On this week’s activity page:
- What is peat and where is it found?
- Why is Peat important?
- Global Warming and Peat
- What do we use peat for?
- Peat in the Broads National Park
- This Week’s Activities
- Useful Links
Welcome to Week 2 of our WMM Education activities. As the global lockdown caused by Coronavirus has led to incredible cuts in carbon emissions, 18% in China and 50% in Europe, we thought this would be the perfect time to talk about peat! Twice as much carbon is stored in peatlands than the world’s rainforests and it underlies 30% of the Broads National Park.
This week is also International Mother Earth Day (22 April) so we’re raising awareness of the need to protect peatlands and prevent their carbon stores being released into the atmosphere adding to the global warming crisis. World Penguin Day (25 April) fits in because, with less global warming the ice caps won’t melt and the penguins will still have their homes and, this is where you come in, World Creativity and Innovation Day (21 April) gives you the chance to help Medieval peat diggers keep their peat pits water free…
2. What is peat and where is it found?
Peat occurs throughout the world and is a type of soil, rich in organic matter, that forms in very wet areas, marshes, fens, bogs, swamps, where there is a lot of vegetation. As plants die they fall into the water where they fail to fully decompose due to low oxygen levels and few decomposing organisms. This layer of semi decomposed vegetation is added to each year, getting thicker and thicker and more compressed ultimately forming the carbon rich soil – peat.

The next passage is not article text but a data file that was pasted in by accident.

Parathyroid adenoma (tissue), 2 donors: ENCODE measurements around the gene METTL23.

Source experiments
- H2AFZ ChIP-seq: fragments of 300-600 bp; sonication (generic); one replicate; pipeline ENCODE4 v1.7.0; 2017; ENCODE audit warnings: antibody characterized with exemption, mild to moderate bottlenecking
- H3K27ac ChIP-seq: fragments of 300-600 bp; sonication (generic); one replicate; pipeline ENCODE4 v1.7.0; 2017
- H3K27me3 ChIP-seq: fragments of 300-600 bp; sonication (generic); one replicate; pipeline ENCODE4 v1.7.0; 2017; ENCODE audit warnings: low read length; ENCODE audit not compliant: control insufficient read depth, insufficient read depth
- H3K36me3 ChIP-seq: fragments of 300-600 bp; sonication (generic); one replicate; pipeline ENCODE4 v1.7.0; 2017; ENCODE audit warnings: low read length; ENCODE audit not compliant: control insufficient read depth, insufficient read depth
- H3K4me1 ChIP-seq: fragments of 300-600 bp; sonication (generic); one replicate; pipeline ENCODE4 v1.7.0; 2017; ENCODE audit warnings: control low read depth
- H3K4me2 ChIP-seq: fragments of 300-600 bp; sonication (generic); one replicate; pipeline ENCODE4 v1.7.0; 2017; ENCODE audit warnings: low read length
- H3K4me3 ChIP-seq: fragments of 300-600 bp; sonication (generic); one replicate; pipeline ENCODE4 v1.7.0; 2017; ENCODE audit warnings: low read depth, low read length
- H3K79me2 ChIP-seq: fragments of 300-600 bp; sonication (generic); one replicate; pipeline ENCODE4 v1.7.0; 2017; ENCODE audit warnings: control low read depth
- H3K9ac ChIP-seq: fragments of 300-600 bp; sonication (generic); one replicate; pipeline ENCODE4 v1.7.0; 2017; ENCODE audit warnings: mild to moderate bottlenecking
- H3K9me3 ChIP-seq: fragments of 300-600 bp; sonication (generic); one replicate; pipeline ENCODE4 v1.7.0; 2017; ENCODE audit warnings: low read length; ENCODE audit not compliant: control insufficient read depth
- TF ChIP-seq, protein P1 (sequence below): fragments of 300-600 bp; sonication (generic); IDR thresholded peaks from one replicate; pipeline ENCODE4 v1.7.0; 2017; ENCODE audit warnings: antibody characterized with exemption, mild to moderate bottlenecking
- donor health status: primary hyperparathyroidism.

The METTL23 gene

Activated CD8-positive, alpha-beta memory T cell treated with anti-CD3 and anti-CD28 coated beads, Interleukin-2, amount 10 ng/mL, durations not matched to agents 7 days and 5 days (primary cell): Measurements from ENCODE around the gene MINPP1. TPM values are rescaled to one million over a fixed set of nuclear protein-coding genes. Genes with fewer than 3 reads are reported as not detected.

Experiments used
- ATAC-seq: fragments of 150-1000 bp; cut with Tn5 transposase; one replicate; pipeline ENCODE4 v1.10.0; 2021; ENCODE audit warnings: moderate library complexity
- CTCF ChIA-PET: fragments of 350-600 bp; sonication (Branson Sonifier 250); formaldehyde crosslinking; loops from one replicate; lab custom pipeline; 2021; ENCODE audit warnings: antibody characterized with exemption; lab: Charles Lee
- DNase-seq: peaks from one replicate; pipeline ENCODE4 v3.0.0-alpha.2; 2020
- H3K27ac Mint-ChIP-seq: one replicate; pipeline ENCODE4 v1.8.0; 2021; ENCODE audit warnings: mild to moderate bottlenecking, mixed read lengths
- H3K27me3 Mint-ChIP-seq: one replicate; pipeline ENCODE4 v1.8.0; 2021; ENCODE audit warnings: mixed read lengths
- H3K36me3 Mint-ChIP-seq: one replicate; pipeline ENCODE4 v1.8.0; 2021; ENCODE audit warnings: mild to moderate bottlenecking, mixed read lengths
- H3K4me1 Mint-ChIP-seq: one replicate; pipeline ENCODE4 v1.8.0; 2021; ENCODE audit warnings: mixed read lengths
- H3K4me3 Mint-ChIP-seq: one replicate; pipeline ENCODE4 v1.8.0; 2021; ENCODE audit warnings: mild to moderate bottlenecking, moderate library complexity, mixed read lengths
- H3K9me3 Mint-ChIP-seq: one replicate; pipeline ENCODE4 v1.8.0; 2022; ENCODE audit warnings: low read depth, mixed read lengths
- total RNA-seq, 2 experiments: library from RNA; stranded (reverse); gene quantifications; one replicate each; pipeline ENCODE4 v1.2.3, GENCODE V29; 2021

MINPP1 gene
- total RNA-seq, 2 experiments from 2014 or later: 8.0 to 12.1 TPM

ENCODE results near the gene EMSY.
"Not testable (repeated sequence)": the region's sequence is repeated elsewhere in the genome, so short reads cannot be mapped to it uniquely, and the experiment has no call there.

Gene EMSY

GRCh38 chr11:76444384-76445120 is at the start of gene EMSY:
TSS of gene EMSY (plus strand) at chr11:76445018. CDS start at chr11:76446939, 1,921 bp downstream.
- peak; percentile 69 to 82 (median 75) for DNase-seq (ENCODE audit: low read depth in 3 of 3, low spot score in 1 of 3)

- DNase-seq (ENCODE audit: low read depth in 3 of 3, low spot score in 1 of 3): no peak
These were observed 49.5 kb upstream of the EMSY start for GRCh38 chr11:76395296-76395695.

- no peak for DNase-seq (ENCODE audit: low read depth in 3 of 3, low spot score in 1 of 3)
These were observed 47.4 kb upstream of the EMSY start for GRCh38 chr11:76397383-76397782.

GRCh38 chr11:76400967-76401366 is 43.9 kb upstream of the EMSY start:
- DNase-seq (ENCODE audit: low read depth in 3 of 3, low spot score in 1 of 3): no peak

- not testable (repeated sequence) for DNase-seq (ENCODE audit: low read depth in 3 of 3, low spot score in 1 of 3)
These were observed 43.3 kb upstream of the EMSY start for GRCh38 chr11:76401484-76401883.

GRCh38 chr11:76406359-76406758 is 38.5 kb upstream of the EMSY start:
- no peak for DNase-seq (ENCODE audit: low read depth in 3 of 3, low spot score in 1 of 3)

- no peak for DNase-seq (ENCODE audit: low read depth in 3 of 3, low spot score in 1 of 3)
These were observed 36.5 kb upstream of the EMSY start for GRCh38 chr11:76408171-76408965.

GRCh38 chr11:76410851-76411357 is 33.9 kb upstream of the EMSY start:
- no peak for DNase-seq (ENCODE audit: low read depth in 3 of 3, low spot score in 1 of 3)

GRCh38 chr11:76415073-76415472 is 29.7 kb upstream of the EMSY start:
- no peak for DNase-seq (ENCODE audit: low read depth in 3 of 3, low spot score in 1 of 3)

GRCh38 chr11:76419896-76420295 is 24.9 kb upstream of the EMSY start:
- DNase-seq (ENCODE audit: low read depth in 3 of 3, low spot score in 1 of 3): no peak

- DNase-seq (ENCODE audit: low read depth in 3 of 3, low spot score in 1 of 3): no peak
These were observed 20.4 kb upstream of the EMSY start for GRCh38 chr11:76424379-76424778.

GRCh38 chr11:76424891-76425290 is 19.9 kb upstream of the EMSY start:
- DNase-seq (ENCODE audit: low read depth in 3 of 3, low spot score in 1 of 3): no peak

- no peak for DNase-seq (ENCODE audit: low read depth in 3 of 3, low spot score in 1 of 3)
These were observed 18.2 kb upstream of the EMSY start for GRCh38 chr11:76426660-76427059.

The peatlands in the Broads National Park have formed in alkaline conditions due to much of the water in the region filtering though the underlying chalk. This creates alkaline fenland habitat rather than the acidic peat bog habitat of Scotland and Ireland. In the Broads, peat is estimated to form at a rate of 2.7mm/year and can be over to 10m deep in some areas.
3. Why is Peat important?
Peat is important for a number of reasons – biodiversity, flood defence and as a carbon store. Today we’re focusing on the importance of peat as a carbon store. It is estimated that the amount of carbon stored in the world’s remaining peatlands is 550 billion tonnes. There’s no way we want all that stored carbon released into the atmosphere adding to the crisis!! It’s best it remains safely locked away underwater and underground in our peatlands.
It is estimated there is 40 million tonnes of carbon stored in the Broads National Park peatlands. If burnt or dried out that would emit the same amount of carbon dioxide into the atmosphere as 38 coal power stations do each year.
To understand just how carbon moves through ecosystems and how it becomes “locked away” and stored, have a look at this YouTube video.
4. Global Warming and Peat
Most people know that burning fossil fuels – coal, oil and gas – increases the levels of carbon dioxide, CFCs and other pollutants in our atmosphere leading to global warming. But how many people know that when peat is burnt it also releases the same amount of greenhouse gas emissions as these fossil fuels? The increase in the overall temperature of the Earth’s atmosphere caused by global warming results in a number of environmental problems around the world, not least the melting of the ice caps.
5. What do we use peat for?
Throughout history people have used peat, like wood, as something to burn to cook on and heat their homes etc. It is dug up out of the wet marshy land and laid out to dry where it hardens, before being burnt. Power stations can also be fuelled by peat – Ireland still has three of these in operation. More recently peat has also been dug up to be made into the compost we all buy at garden centres and supermarkets. Peatlands, especially low lying ones, are also drained to make way for agriculture – just think of the Fens in Lincolnshire – or for humans to build on.